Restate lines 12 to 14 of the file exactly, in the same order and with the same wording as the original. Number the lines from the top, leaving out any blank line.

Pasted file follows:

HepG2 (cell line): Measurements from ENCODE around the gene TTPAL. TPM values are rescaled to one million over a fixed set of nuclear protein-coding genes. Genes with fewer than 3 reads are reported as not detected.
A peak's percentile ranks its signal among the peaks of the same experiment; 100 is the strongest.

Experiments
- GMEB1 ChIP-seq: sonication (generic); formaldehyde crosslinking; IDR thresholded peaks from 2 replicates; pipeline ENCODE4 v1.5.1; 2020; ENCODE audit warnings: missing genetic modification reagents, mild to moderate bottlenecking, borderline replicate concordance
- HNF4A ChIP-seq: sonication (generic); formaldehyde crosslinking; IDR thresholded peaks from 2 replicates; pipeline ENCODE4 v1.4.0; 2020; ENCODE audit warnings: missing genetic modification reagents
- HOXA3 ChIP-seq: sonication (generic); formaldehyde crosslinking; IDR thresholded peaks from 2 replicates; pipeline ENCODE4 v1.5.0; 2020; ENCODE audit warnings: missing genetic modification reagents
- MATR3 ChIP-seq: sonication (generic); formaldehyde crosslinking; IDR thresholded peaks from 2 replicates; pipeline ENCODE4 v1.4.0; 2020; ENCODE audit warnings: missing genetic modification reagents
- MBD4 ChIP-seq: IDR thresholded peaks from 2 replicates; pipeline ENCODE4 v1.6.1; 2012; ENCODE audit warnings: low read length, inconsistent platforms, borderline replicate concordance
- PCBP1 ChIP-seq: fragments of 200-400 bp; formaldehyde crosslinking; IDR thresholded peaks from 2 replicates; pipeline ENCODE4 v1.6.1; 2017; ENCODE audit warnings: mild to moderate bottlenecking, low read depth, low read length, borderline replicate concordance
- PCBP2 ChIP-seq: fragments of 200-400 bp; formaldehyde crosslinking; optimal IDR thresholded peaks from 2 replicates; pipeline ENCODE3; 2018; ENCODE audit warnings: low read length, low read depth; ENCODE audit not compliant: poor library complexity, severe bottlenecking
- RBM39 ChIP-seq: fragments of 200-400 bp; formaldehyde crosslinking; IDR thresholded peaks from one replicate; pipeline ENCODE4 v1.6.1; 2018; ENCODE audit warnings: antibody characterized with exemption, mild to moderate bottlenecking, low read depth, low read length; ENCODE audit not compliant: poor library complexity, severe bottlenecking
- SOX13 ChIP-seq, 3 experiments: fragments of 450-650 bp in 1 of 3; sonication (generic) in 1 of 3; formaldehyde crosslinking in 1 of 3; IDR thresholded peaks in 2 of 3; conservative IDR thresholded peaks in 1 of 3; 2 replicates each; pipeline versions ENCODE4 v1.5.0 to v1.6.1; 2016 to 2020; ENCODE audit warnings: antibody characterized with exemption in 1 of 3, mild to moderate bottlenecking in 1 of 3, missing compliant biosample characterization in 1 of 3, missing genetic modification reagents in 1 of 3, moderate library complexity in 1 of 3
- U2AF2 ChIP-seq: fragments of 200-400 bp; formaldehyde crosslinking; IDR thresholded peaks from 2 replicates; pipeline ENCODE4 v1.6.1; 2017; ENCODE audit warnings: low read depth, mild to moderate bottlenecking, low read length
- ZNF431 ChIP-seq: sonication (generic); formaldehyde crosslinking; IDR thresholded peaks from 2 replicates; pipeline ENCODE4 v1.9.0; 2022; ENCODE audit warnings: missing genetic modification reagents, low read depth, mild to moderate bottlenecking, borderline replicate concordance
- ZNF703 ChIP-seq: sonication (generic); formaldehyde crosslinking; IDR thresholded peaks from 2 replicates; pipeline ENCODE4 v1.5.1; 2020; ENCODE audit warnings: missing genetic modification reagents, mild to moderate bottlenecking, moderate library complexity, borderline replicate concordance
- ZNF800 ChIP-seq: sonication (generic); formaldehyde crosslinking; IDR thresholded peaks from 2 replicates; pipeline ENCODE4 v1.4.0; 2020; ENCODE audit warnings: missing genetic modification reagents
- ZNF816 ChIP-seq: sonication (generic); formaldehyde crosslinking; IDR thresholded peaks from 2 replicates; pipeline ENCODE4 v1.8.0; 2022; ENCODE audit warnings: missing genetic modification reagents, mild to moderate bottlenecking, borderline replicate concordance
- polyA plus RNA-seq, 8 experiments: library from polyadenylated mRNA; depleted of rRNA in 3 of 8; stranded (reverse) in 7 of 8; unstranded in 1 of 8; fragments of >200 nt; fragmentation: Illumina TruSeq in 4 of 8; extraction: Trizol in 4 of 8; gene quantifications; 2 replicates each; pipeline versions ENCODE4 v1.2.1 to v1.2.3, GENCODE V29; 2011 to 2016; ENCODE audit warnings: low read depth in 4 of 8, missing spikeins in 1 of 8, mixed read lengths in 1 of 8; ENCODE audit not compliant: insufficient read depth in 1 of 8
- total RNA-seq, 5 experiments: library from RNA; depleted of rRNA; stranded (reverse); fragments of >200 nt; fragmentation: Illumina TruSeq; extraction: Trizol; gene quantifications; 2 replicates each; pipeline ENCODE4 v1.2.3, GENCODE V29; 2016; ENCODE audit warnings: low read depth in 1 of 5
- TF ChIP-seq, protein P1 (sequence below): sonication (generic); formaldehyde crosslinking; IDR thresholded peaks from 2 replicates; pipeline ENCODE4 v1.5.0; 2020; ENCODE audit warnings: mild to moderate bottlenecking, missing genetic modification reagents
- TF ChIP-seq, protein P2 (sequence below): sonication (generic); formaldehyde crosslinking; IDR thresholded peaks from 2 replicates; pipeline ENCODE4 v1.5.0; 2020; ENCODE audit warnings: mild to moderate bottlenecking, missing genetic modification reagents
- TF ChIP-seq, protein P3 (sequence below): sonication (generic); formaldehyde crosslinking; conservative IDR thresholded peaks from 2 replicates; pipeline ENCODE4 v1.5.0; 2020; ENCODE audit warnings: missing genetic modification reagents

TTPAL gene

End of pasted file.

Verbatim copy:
- SOX13 ChIP-seq, 3 experiments: fragments of 450-650 bp in 1 of 3; sonication (generic) in 1 of 3; formaldehyde crosslinking in 1 of 3; IDR thresholded peaks in 2 of 3; conservative IDR thresholded peaks in 1 of 3; 2 replicates each; pipeline versions ENCODE4 v1.5.0 to v1.6.1; 2016 to 2020; ENCODE audit warnings: antibody characterized with exemption in 1 of 3, mild to moderate bottlenecking in 1 of 3, missing compliant biosample characterization in 1 of 3, missing genetic modification reagents in 1 of 3, moderate library complexity in 1 of 3
- U2AF2 ChIP-seq: fragments of 200-400 bp; formaldehyde crosslinking; IDR thresholded peaks from 2 replicates; pipeline ENCODE4 v1.6.1; 2017; ENCODE audit warnings: low read depth, mild to moderate bottlenecking, low read length
- ZNF431 ChIP-seq: sonication (generic); formaldehyde crosslinking; IDR thresholded peaks from 2 replicates; pipeline ENCODE4 v1.9.0; 2022; ENCODE audit warnings: missing genetic modification reagents, low read depth, mild to moderate bottlenecking, borderline replicate concordance